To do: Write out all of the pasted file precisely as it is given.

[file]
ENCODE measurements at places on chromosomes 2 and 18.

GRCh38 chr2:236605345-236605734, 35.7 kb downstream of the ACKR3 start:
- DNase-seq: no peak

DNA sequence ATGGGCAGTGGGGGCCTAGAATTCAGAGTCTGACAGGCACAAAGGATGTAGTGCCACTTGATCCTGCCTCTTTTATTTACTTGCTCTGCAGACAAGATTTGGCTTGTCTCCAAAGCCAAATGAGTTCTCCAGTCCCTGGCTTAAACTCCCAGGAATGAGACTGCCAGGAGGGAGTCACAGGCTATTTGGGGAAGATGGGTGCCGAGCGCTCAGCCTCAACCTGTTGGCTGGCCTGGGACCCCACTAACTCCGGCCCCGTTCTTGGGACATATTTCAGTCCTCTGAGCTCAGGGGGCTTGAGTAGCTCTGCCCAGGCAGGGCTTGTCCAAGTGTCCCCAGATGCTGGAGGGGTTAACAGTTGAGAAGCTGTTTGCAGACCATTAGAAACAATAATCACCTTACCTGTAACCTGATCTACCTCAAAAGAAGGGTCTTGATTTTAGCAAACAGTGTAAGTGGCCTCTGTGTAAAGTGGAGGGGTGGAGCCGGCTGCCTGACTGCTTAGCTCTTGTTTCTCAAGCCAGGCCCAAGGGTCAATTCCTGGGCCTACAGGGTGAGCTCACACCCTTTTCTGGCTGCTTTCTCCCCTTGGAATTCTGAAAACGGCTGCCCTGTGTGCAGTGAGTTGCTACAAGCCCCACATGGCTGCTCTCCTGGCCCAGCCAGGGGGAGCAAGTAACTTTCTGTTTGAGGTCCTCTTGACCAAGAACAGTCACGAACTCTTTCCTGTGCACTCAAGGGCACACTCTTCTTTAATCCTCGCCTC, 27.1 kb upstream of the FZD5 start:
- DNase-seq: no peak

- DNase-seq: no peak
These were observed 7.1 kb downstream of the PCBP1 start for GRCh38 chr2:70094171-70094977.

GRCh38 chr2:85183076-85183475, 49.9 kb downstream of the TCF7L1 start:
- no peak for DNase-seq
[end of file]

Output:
ENCODE measurements at places on chromosomes 2 and 18.

GRCh38 chr2:236605345-236605734, 35.7 kb downstream of the ACKR3 start:
- DNase-seq: no peak

DNA sequence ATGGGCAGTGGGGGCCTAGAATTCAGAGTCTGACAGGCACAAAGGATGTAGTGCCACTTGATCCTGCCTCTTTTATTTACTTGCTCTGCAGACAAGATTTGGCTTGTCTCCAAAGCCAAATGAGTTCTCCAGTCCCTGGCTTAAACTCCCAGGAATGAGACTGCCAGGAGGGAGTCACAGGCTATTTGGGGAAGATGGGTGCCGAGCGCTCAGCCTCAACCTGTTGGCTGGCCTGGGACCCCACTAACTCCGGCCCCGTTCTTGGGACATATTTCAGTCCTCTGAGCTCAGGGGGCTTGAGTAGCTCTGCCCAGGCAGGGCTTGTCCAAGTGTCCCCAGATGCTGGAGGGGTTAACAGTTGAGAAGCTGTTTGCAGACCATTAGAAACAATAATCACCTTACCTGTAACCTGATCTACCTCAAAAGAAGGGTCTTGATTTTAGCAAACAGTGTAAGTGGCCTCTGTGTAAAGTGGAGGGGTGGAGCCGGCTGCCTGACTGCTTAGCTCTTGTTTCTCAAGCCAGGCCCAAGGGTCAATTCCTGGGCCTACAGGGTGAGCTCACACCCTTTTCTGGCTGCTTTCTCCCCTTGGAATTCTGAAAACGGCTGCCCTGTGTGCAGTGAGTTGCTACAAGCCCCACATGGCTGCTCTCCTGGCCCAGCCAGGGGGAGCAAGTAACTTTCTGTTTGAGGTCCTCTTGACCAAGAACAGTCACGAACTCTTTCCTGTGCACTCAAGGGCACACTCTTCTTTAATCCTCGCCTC, 27.1 kb upstream of the FZD5 start:
- DNase-seq: no peak

- DNase-seq: no peak
These were observed 7.1 kb downstream of the PCBP1 start for GRCh38 chr2:70094171-70094977.

GRCh38 chr2:85183076-85183475, 49.9 kb downstream of the TCF7L1 start:
- no peak for DNase-seq